Use of electronic dietary assessment tools in primary care: an interdisciplinary perspective.

BMC medical informatics and decision making

PubMedID: 25886381

Bonilla C, Brauer P, Royall D, Keller H, Hanning RM, DiCenso A. Use of electronic dietary assessment tools in primary care: an interdisciplinary perspective. BMC Med Inform Decis Mak. 2015;15(1):14.
BACKGROUND
Dietary assessment can be challenging for many reasons, including the wide variety of foods, eating patterns and nutrients to be considered. In team-based primary care practice, various disciplines may be involved in assessing diet. Electronic-based dietary assessment (e-DA) instruments available now through mobile apps or websites can potentially facilitate dietary assessment. Providers views of facilitators and barriers related to e-DA instruments and their recommendations for improvement can inform the further development of these tools. The objective of this study was to explore provider perspectives on e-DA tools in mobile apps and websites.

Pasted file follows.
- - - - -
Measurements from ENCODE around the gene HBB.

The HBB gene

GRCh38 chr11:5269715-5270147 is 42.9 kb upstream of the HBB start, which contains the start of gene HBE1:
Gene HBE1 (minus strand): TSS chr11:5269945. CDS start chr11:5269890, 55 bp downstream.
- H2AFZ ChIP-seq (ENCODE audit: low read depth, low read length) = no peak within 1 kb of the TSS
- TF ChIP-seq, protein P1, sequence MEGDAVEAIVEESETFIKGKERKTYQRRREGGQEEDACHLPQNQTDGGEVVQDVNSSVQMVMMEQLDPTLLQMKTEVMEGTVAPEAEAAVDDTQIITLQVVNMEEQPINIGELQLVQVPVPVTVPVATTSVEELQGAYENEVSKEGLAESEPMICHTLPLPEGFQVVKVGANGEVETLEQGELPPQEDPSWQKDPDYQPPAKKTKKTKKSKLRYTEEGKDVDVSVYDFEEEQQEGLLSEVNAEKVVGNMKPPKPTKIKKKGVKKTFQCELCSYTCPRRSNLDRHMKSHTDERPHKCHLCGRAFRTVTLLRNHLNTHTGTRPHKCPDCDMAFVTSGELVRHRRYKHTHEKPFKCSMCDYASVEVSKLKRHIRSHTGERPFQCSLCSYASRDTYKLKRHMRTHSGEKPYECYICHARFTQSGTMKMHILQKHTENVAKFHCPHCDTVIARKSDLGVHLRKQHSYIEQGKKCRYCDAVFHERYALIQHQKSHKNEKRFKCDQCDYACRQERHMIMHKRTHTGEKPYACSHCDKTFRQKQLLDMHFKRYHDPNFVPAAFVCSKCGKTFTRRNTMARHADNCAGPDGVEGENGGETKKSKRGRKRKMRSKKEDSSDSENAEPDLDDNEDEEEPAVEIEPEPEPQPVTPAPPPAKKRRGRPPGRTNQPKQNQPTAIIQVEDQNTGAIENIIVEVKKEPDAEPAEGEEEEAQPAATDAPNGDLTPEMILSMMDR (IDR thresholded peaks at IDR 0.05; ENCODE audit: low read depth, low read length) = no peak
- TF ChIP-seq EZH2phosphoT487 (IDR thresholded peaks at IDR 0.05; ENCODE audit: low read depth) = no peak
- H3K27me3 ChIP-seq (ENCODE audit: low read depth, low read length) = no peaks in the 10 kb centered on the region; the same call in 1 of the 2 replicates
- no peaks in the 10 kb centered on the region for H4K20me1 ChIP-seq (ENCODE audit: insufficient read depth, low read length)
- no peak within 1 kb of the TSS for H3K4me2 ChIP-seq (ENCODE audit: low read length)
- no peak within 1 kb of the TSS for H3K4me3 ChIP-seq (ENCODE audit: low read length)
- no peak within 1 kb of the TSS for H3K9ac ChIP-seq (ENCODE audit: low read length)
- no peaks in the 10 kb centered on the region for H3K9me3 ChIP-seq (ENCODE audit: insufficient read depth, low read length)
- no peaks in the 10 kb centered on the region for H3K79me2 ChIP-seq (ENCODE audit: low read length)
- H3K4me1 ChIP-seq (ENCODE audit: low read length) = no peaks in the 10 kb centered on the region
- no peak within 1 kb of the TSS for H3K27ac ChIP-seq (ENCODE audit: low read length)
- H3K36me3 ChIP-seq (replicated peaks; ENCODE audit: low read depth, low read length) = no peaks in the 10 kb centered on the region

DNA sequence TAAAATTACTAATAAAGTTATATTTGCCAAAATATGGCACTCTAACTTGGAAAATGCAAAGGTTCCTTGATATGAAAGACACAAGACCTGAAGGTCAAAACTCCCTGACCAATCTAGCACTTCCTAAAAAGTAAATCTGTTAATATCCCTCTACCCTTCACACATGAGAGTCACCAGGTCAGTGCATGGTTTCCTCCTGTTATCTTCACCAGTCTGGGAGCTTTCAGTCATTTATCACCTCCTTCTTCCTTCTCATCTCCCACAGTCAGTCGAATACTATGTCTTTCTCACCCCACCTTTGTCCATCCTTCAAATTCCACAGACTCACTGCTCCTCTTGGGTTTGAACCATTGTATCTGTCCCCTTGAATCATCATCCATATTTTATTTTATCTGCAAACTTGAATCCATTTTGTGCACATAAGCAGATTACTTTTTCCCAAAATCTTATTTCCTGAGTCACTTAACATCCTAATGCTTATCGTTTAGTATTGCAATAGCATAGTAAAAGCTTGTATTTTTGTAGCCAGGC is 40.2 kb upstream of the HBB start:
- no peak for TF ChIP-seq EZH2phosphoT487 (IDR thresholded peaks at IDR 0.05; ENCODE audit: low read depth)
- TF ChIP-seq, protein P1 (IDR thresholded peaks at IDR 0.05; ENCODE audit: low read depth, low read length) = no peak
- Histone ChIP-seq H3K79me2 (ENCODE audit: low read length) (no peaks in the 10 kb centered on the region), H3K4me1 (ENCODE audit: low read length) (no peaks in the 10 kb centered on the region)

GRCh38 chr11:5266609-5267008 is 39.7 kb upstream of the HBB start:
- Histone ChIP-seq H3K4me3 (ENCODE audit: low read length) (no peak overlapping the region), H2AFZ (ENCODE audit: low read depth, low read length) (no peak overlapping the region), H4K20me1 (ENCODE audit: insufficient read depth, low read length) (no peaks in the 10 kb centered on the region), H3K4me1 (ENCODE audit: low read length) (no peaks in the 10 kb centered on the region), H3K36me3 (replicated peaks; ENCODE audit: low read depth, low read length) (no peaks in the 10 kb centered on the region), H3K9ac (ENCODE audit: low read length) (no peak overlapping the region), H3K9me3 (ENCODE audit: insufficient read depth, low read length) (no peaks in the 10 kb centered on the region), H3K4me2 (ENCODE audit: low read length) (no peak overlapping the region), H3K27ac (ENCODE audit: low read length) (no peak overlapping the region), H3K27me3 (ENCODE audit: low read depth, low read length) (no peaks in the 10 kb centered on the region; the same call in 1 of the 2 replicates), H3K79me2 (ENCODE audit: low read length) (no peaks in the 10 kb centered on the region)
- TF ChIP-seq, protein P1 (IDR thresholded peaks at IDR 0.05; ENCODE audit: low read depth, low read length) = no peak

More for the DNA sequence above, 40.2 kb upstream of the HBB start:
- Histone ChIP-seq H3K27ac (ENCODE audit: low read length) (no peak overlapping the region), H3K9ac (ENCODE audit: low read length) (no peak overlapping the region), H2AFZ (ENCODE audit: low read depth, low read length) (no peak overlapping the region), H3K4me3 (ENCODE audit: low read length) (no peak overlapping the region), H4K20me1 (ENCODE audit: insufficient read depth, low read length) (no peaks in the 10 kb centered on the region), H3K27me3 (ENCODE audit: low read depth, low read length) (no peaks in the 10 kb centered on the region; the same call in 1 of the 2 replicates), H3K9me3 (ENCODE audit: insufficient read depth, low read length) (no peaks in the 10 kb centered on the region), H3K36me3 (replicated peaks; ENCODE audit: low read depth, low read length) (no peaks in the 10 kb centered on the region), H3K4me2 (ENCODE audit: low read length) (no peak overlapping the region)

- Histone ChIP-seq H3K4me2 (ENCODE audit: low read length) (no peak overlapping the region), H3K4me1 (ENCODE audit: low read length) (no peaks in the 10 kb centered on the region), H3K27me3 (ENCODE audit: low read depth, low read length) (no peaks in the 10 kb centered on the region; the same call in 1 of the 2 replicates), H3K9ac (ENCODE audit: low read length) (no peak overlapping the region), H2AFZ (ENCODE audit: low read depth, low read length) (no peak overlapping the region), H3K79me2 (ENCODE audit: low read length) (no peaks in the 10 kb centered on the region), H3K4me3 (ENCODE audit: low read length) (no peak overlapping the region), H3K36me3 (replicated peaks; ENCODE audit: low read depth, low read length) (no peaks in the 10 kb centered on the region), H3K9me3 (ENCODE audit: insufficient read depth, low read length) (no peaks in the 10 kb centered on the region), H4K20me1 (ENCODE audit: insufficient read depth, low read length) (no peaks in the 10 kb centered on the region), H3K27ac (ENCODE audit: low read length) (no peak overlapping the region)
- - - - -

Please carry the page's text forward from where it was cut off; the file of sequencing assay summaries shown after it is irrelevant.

METHODS
The exploratory sequential mixed methods design included interdisciplinary focus groups followed by a web-based survey sent to Family Health Teams throughout Ontario, Canada. Descriptive and bivariate analyses were completed. Focus group transcripts contributed to web-survey content, while interpretive themes added depth and context.

RESULTS
11 focus groups with 50 providers revealed varying perspectives on the use of e-DA for: 1) improving patients' eating habits; 2) improving the quality of dietary assessment; and, 3) integrating e-DA into the care process. In the web-survey 191 respondents from nine disciplines in 73 FHTs completed the survey. Dietitians reported greater use of e-DA than other providers (63% vs.19%; p = .000) respectively. There was strong interest among disciplines in the use of e-DA tools for the management of obesity, diabetes and heart disease, especially for patient self-monitoring. Barriers identified were: patients' lack of comfort with using technology, misinterpretation of e-DA results by patients, time and education for providers to interpret results, and time for providers to offer counselling.

CONCLUSIONS
e-DA tools in mobile apps and websites may improve dietary counselling over time. Addressing the identified facilitators and barriers can potentially promote the uptake of e-DA into clinical practice.